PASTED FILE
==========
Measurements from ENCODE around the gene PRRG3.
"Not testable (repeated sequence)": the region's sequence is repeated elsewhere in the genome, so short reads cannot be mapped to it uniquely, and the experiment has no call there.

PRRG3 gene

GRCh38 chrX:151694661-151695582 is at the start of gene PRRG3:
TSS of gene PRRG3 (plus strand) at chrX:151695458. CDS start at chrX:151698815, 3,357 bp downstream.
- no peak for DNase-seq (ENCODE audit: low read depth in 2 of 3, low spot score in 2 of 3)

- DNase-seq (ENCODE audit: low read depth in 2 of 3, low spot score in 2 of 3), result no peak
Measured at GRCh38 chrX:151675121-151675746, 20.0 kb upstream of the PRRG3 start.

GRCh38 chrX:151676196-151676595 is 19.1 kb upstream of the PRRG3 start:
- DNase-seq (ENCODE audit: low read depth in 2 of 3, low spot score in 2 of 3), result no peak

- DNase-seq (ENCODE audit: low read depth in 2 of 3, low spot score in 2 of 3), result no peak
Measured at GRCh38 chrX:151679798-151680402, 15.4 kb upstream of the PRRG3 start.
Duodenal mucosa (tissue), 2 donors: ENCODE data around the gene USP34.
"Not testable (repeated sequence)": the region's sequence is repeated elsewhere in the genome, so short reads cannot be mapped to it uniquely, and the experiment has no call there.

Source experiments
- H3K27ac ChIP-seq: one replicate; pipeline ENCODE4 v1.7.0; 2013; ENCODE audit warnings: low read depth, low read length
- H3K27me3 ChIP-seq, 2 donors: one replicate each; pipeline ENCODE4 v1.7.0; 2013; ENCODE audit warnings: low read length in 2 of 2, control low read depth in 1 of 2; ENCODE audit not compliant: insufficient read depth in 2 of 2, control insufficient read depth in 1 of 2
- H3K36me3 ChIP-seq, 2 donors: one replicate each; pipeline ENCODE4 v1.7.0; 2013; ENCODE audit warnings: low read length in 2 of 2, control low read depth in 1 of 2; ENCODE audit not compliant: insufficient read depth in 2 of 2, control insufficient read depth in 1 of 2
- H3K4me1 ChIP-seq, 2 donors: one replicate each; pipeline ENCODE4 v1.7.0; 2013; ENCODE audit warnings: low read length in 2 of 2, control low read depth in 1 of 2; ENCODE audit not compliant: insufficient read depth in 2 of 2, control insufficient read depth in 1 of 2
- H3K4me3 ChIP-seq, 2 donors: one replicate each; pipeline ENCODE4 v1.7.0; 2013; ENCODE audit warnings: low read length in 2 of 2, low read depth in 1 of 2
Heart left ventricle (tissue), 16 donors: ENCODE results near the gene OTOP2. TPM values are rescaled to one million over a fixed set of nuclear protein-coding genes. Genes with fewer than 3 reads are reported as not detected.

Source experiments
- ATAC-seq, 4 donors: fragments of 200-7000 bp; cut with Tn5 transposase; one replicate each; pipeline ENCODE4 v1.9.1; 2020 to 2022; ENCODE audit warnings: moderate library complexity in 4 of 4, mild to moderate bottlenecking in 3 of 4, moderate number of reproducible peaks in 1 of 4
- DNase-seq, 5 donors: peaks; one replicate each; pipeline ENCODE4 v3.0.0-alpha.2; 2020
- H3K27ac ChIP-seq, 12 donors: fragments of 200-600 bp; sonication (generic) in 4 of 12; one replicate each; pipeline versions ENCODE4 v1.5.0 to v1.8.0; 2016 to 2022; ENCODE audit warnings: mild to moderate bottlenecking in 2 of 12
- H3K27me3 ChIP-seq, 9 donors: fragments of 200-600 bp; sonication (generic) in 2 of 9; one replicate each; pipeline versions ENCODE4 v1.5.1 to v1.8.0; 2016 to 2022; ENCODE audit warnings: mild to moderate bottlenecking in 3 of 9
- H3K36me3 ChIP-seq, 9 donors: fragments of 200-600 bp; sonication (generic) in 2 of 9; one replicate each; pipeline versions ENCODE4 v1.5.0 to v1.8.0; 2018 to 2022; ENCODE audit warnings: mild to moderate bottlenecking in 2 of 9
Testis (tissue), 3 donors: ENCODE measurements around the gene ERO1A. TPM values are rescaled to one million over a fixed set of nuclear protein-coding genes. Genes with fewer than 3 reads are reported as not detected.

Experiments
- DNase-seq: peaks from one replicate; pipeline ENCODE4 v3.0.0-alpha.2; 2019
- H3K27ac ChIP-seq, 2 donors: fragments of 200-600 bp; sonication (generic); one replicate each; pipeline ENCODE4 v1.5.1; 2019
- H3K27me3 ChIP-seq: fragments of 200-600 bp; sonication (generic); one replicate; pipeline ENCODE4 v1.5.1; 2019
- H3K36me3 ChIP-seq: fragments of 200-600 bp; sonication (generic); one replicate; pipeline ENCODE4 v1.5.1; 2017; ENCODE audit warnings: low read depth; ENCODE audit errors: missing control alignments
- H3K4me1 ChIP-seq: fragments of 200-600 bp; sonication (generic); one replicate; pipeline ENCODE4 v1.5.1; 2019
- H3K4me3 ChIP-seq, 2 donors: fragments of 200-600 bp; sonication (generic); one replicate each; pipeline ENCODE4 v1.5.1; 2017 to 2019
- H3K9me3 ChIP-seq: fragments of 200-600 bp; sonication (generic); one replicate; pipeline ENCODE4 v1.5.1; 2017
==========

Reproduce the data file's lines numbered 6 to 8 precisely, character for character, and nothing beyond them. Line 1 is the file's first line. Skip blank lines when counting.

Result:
- no peak for DNase-seq (ENCODE audit: low read depth in 2 of 3, low spot score in 2 of 3)

- DNase-seq (ENCODE audit: low read depth in 2 of 3, low spot score in 2 of 3), result no peak
Measured at GRCh38 chrX:151675121-151675746, 20.0 kb upstream of the PRRG3 start.